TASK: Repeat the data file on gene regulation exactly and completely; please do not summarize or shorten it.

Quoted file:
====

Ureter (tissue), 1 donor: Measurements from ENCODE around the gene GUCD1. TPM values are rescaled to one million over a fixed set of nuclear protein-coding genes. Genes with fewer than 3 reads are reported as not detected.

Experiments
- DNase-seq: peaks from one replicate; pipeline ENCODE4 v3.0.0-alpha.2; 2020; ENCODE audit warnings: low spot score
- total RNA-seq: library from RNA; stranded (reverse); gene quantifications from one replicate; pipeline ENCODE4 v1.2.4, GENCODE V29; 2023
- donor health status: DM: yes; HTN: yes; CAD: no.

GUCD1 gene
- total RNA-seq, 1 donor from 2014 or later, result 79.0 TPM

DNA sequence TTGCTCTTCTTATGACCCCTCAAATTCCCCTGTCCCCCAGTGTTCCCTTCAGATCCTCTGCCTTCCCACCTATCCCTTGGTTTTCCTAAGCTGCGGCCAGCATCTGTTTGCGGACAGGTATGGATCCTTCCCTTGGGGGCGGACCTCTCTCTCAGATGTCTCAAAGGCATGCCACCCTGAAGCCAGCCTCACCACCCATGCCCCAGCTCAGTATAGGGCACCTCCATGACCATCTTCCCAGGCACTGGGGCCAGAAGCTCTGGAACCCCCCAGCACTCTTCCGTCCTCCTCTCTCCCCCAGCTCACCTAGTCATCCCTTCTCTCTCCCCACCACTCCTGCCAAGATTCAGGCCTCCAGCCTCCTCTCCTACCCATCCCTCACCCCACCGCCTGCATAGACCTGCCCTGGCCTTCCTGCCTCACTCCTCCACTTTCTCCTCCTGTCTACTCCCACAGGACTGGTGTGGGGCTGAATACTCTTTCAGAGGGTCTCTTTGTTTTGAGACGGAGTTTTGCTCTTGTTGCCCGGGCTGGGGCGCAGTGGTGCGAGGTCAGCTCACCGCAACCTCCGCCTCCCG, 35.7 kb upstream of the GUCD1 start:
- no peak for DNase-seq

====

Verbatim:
Ureter (tissue), 1 donor: Measurements from ENCODE around the gene GUCD1. TPM values are rescaled to one million over a fixed set of nuclear protein-coding genes. Genes with fewer than 3 reads are reported as not detected.

Experiments
- DNase-seq: peaks from one replicate; pipeline ENCODE4 v3.0.0-alpha.2; 2020; ENCODE audit warnings: low spot score
- total RNA-seq: library from RNA; stranded (reverse); gene quantifications from one replicate; pipeline ENCODE4 v1.2.4, GENCODE V29; 2023
- donor health status: DM: yes; HTN: yes; CAD: no.

GUCD1 gene
- total RNA-seq, 1 donor from 2014 or later, result 79.0 TPM

DNA sequence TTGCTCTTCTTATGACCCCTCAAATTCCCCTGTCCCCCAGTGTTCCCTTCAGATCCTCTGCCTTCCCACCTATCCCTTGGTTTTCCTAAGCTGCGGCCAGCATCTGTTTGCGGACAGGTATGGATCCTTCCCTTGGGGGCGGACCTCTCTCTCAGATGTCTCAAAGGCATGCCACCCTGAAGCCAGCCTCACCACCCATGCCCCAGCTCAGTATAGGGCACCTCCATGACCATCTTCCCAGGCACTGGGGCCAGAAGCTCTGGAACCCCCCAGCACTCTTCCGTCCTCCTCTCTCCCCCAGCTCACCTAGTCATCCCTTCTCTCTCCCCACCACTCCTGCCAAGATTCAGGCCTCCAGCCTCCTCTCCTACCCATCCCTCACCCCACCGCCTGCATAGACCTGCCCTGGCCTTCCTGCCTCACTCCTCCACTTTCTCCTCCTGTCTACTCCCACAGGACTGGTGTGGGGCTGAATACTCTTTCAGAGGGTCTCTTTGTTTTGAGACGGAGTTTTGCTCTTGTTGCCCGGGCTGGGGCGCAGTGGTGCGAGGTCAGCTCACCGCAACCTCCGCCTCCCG, 35.7 kb upstream of the GUCD1 start:
- no peak for DNase-seq